If soneone needs dialysis long term it really can be coped with but may seem daunting at the time.
Typically a person needing dialysis will come up to a hospital unit 3 times a week to receive their treatment which involves cleaning the blood for about 4 hours. This will be the same type of dialysis that your Dad is receiving now. Many of my patients lead full lives; they travel; work ahve families. But there are restrictions . Many people feel that it is the end of their lives but it is more like the end of the life they used to know and the start of soemthing different. it is a challenge. Special diets, medications are part of it but don't need to dominate your life.

There is another way of receiving dialysis called peritoneal dialysis which is done by the patient at home using a tube going into the tummy. In some places home blood dialysis can also be done - you hae hte machine at home.

Lots of info and support around. look up the KPA.

Hope this helps. CAT me for more.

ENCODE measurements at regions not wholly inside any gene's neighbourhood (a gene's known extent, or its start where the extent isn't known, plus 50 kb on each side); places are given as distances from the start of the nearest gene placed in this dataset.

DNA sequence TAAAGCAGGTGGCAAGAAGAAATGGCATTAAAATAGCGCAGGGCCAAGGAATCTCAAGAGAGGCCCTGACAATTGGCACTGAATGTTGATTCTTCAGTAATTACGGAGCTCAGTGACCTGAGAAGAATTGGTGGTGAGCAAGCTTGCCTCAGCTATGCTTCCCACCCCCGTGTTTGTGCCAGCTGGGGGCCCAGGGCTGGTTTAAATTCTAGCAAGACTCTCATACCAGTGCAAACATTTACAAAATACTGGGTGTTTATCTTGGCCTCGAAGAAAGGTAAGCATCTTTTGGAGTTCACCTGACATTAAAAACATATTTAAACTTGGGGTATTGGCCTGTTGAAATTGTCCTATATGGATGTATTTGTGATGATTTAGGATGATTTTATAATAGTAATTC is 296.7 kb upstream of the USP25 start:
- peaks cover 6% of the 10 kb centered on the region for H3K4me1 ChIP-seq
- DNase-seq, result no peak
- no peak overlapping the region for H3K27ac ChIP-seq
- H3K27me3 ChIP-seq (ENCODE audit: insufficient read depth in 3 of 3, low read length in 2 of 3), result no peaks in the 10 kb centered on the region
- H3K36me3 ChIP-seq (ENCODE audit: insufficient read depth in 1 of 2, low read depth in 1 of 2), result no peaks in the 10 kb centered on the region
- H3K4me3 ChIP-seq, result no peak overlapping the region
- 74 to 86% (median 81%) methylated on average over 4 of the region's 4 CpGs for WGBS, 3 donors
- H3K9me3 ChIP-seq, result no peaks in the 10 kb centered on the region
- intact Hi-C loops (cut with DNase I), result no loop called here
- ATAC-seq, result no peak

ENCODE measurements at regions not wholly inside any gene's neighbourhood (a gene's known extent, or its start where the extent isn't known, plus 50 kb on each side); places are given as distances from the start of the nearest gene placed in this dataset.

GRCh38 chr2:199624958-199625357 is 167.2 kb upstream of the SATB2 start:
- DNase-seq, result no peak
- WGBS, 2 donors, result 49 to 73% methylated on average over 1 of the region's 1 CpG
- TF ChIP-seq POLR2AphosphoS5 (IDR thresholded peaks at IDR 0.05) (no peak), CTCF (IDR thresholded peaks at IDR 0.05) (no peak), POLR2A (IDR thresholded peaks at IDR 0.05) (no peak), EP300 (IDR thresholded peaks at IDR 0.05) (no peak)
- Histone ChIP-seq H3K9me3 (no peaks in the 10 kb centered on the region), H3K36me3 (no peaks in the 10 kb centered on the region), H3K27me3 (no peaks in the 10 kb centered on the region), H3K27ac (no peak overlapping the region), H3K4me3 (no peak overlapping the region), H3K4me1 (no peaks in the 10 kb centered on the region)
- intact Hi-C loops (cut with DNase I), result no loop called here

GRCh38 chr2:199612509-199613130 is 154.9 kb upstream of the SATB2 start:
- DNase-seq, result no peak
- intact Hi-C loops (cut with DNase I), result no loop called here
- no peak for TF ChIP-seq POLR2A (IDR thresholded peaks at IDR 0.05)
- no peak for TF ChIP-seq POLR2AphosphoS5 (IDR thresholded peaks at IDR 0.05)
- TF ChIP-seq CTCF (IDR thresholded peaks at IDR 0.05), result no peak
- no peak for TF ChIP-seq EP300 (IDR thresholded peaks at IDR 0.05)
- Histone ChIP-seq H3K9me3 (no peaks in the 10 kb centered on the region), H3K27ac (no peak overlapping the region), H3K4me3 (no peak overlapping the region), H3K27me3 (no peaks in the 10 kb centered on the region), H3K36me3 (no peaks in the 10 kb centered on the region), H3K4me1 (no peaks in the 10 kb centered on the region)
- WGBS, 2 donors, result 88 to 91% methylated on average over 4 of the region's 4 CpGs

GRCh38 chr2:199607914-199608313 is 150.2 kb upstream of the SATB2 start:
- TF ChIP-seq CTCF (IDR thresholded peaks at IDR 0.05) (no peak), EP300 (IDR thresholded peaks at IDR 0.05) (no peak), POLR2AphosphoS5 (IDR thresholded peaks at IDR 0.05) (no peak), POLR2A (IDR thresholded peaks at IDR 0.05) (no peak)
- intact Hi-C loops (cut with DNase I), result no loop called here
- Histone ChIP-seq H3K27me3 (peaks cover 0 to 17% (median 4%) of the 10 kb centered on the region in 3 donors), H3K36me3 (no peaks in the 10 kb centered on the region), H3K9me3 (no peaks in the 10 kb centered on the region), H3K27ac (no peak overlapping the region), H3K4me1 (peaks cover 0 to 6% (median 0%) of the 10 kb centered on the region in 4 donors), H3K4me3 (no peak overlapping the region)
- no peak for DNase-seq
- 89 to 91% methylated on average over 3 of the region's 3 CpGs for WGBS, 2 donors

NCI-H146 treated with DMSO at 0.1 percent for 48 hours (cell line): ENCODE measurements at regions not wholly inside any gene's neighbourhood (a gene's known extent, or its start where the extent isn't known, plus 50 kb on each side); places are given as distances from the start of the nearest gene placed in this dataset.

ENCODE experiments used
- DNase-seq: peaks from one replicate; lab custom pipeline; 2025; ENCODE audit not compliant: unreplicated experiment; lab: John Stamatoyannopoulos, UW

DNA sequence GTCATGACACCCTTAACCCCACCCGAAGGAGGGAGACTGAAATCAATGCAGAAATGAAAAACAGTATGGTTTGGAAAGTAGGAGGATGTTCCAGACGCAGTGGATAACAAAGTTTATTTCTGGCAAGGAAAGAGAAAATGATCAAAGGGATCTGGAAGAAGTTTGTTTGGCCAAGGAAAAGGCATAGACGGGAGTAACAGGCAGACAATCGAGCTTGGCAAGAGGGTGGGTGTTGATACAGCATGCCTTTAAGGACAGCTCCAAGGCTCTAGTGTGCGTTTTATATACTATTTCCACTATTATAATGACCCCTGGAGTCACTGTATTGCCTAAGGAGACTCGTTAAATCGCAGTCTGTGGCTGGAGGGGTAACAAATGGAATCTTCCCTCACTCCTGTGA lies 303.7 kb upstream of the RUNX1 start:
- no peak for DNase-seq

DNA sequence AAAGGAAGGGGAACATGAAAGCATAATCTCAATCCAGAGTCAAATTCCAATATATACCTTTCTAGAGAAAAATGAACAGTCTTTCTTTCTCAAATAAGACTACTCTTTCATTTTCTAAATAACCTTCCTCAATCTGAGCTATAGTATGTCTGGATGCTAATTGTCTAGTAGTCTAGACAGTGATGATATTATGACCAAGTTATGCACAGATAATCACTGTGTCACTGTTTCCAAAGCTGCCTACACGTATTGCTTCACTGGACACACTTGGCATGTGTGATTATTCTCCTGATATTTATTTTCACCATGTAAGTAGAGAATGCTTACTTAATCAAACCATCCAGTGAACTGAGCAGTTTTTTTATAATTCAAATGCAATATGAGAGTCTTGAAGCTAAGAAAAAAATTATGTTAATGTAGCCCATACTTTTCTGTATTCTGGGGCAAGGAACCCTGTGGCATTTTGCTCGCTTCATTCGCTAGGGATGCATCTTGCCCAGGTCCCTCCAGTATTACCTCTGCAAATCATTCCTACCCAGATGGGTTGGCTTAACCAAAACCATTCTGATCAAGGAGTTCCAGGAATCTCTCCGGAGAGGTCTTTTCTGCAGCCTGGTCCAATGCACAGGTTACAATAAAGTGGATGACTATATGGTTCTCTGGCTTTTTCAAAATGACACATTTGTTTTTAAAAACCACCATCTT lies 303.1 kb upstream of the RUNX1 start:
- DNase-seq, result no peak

Rindercella Fri 16-Jan-09 23:05:19

Thanks Wobbly. Fingers crossed that the doctors will know more in the next few days. I think that perhaps his previous problems -- prostrate, hernia -- masked the kidney trouble and it's been a little like revealing Russian dolls over the last few months.

I may well CAT you to ask more after the weekend. Thank you so much.

noddyholder Fri 16-Jan-09 23:12:44

rinder I have had chronic kidney failure twice and amon my second transplant.As the others have said it really depends on the cause how he gets treated.I agree ie is a challenge but some dialysis patients have it well under control and live ok with it.Also older patients are more readily considered for transplant and the ones I have met are doing well